For the future, the best clinical research on predicting which relationships will last is done by John Gottman. He focuses on observable aspects of interactions between the couples. He started with identifying which factors separated happy couples from unhappy couples and then went the next step to see if those factors could predict which relationships would survive and finally developed a counseling approach to helping couples with a poor prognosis change to a style associated with successful relationships. The Marriage Clinic is more targeted towards professionals with much more information about his research. He has several other books written for actual couples trying to change their relationship. I haven't read this one but it seems like a more accessible, practical take on his research.
posted by metahawk at 12:17 PM on April 24, 2010 [1 favorite]

I think you're out of luck because love is an irrational emotional thing, sort of like faith. You can be careful and hold back and possibly lose out on great things or follow your heart and risk great pain. Two perfectly wonderful amazingly sex people could feel zero attraction to each other and not know why. I think love wouldn't be as good if it wasn't so mysterious and random.
posted by meepmeow at 12:21 PM on April 24, 2010

When you say "process for deciding whether to fix or end a relationship", I think of the marriage problem. This is not research-supported, it's a game-theoretical approach to the decision-making process during dating / courtship and addresses the question of "when to settle" without reference to romance.

It seems heartless and objective enough to serve as counterpoint to the sensitive and more-psychologically-oriented advice above.
posted by doteatop at 5:21 PM on April 24, 2010

I agree with meepmeow. Love isn't scientific, and you, and everyone else in the whole world, are special snowflakes. You can read every book there is and memorize it all, and your heart still won't be rational, and neither will your partner's.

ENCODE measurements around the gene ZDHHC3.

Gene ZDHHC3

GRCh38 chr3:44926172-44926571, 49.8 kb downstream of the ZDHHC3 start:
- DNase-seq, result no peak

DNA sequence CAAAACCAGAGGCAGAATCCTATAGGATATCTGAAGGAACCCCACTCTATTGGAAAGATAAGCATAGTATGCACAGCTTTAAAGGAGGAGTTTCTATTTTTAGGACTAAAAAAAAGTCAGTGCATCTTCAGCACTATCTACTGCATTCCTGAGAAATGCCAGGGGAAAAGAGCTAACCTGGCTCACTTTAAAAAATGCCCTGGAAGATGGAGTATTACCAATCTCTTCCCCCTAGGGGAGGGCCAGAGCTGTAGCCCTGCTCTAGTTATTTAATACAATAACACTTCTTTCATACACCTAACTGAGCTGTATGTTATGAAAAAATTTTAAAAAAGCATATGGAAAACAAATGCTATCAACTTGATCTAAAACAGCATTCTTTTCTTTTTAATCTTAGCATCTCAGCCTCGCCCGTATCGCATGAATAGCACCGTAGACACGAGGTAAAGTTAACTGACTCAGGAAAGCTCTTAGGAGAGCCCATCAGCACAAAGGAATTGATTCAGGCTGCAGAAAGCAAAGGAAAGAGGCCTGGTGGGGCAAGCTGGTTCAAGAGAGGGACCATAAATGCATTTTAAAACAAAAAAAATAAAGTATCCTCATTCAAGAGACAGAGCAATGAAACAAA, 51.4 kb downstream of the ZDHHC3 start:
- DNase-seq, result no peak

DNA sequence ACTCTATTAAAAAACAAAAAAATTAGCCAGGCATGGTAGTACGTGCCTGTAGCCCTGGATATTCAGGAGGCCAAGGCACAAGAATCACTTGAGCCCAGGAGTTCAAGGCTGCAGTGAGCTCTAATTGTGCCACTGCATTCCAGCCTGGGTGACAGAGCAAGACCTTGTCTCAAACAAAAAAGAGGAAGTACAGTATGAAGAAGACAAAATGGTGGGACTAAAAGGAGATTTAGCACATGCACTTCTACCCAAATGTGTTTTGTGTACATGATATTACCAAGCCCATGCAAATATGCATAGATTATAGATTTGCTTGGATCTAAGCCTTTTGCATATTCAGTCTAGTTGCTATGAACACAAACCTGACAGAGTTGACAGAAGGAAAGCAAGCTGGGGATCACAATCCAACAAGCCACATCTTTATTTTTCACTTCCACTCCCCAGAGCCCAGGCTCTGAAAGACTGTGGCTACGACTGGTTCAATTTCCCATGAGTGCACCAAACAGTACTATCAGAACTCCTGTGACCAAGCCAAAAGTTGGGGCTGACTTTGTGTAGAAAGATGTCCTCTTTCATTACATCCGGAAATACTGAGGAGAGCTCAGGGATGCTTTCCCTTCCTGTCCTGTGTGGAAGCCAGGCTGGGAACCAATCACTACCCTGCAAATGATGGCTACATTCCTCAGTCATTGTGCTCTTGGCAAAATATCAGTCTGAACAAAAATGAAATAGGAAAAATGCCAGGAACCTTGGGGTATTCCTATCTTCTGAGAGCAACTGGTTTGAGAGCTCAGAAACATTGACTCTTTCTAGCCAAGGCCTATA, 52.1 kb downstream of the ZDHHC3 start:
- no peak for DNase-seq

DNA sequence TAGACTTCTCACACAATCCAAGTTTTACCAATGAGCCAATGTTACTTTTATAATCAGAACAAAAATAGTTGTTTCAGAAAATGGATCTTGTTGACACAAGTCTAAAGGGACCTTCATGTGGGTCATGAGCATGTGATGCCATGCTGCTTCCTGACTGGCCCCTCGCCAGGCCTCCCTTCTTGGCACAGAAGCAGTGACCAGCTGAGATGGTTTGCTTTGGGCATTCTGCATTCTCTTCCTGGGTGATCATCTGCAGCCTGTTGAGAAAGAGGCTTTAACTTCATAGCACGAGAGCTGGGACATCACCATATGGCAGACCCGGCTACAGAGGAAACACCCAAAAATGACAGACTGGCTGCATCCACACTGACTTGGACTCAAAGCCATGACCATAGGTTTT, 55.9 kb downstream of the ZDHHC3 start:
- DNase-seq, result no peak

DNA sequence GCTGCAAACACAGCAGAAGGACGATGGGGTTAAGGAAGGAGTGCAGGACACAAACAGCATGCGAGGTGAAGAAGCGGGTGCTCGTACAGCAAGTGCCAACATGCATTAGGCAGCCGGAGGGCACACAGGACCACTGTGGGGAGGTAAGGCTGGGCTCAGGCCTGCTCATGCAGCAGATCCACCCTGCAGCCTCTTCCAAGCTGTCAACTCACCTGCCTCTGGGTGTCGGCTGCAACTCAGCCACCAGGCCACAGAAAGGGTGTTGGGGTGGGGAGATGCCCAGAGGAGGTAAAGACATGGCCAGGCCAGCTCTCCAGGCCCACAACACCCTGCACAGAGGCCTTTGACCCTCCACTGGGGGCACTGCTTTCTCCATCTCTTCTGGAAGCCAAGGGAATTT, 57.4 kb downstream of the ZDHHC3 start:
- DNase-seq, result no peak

Or as someone once said, the heart wants what it wants.
posted by MexicanYenta at 7:19 PM on April 24, 2010

Yeah, much as I would love to have an evidence-based guide to love, it is basically the most subjective process of all.

Also, consider that emotions are basically decision-making shortcuts honed by eons of evolution. They are your best guide to mate choice, consequently. While they are clearly imperfect, if you ignore them, it's as bad as following them blindly.

Btw, the Gottman research has been pretty intensely debunked here.
posted by Maias at 7:35 PM on April 24, 2010

I can't recommend any books or research, but I wanted to say that I'm sorry you're going through this. I was in a similar situation several years ago, and what helped me was writing about the relationship--what I liked, warning signs I should have paid attention to, things I did wrong and could have changed. I didn't follow any particular exercise, I just wrote in a notebook or on the computer, free-form. The outcome was that a) I got a clear picture of what had really transpired in our relationship; b) I learned what I want and will not tolerate in my future relationships; and c) one day I realized that I didn't want to think about that relationship anymore and I was ready to move on.